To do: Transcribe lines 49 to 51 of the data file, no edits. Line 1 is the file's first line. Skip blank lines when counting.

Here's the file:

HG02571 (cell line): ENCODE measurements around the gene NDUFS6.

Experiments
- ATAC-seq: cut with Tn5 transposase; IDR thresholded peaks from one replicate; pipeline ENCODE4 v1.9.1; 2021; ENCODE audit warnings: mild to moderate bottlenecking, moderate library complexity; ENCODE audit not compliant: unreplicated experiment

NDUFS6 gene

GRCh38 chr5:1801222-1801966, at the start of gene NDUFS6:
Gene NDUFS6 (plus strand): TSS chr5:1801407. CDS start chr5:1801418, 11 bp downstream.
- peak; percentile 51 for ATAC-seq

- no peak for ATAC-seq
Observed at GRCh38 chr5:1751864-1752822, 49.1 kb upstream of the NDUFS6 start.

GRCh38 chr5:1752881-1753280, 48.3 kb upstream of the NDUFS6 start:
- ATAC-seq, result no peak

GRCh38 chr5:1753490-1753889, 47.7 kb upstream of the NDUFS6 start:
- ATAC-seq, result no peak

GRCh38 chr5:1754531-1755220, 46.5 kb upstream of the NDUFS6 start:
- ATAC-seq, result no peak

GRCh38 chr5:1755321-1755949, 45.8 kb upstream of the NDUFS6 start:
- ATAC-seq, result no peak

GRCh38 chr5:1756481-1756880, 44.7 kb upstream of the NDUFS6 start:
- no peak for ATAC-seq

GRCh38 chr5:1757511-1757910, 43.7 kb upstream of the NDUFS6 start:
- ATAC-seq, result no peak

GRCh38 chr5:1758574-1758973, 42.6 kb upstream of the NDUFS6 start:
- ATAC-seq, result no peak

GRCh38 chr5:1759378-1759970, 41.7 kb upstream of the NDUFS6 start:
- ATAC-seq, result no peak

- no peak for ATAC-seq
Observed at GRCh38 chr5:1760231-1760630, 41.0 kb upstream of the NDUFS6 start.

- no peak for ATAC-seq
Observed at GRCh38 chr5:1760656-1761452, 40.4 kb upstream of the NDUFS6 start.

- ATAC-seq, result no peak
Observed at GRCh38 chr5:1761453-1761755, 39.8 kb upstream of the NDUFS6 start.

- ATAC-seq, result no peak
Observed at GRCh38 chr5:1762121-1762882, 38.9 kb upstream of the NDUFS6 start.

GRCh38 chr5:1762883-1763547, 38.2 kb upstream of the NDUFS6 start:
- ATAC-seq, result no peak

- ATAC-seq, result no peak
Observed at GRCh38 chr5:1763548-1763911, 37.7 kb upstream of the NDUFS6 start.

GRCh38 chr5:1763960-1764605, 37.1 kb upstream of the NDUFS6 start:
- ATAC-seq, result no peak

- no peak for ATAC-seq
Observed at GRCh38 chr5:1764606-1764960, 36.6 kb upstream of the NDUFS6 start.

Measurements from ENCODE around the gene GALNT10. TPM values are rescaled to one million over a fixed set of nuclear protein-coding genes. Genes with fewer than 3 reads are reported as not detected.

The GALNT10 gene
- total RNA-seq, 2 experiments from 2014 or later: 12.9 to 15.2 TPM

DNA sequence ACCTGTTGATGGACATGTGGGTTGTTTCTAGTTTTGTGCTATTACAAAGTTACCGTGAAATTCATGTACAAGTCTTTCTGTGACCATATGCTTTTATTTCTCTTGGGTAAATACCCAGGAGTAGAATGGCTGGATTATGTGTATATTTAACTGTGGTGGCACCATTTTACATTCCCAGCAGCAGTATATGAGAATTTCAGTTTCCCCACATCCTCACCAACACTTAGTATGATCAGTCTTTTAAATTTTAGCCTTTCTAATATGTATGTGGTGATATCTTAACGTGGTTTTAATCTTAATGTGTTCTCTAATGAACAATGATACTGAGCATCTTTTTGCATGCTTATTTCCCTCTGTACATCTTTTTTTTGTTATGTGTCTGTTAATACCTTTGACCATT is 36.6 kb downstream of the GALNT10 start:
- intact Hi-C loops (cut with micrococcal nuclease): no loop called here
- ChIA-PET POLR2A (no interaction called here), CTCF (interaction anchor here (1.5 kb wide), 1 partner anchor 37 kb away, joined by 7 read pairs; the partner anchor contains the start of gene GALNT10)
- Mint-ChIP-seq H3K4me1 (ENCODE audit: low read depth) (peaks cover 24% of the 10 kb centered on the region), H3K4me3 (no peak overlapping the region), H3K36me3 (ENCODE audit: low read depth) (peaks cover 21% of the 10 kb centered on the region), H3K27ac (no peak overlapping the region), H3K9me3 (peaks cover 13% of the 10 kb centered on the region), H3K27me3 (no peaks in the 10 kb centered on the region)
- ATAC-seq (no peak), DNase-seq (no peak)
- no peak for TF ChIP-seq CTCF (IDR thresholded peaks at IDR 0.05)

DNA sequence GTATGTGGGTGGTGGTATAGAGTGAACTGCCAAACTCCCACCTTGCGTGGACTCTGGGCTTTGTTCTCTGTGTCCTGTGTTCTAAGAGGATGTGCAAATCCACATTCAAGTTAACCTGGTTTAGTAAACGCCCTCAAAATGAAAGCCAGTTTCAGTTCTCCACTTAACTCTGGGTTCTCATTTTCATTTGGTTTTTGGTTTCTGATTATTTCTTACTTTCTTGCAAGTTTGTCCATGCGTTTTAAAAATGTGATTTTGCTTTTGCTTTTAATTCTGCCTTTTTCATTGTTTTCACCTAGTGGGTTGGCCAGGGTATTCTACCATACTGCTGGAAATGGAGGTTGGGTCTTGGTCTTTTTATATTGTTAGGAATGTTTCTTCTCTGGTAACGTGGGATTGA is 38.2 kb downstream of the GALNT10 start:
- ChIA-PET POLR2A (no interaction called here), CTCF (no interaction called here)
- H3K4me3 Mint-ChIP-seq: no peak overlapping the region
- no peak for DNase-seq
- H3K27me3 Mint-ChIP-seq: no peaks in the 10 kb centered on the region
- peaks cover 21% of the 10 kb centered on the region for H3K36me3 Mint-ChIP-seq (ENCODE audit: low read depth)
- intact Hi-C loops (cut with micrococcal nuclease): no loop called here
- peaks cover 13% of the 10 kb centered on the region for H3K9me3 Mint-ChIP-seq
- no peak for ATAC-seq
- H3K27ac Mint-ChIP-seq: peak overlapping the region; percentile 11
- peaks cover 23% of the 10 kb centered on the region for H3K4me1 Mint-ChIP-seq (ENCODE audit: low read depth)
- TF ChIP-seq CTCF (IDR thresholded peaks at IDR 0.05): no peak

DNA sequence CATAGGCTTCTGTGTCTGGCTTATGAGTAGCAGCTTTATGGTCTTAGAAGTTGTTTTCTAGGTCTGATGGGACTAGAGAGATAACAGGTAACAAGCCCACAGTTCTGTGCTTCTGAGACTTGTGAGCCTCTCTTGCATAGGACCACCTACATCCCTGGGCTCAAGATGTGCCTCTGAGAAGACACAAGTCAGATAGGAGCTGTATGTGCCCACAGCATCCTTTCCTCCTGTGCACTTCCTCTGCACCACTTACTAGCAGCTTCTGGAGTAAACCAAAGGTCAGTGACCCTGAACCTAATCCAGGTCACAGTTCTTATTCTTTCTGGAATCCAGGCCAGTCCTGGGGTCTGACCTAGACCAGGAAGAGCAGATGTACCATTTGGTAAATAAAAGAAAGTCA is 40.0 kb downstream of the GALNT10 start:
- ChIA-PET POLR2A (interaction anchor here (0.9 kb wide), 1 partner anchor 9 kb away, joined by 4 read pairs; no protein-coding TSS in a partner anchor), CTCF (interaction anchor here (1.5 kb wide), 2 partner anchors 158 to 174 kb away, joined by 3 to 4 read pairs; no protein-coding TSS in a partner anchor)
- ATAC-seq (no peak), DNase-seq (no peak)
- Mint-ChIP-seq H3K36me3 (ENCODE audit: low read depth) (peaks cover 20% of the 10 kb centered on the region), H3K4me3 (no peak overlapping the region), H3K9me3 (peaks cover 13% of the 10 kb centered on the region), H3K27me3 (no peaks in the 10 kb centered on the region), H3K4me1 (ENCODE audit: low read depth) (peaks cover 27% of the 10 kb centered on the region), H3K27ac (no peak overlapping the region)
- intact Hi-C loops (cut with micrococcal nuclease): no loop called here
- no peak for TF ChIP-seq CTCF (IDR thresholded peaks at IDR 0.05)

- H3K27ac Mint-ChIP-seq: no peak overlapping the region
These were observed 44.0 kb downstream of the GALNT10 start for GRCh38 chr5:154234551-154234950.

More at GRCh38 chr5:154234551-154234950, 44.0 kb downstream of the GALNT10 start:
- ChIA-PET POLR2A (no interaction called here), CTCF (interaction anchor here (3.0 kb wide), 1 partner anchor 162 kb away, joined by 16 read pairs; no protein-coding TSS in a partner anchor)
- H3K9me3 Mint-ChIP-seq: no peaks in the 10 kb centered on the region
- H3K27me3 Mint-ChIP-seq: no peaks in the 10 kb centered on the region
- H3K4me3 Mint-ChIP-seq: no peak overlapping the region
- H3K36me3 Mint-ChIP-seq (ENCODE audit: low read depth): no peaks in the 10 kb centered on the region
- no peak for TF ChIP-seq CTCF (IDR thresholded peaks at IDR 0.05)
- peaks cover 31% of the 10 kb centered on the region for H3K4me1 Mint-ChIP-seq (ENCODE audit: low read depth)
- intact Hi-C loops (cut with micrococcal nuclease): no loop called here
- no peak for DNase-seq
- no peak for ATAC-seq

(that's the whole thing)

- ATAC-seq (no peak), DNase-seq (no peak)
- no peak for TF ChIP-seq CTCF (IDR thresholded peaks at IDR 0.05)

DNA sequence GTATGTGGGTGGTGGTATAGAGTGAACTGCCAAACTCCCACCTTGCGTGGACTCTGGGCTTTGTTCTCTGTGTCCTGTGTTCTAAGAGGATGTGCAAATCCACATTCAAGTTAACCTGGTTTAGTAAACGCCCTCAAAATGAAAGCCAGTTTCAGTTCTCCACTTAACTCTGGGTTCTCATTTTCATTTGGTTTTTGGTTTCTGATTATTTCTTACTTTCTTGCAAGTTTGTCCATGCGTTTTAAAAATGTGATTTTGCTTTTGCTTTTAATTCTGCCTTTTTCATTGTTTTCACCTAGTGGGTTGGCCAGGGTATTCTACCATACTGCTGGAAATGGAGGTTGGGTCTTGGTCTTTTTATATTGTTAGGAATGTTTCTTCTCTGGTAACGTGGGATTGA is 38.2 kb downstream of the GALNT10 start: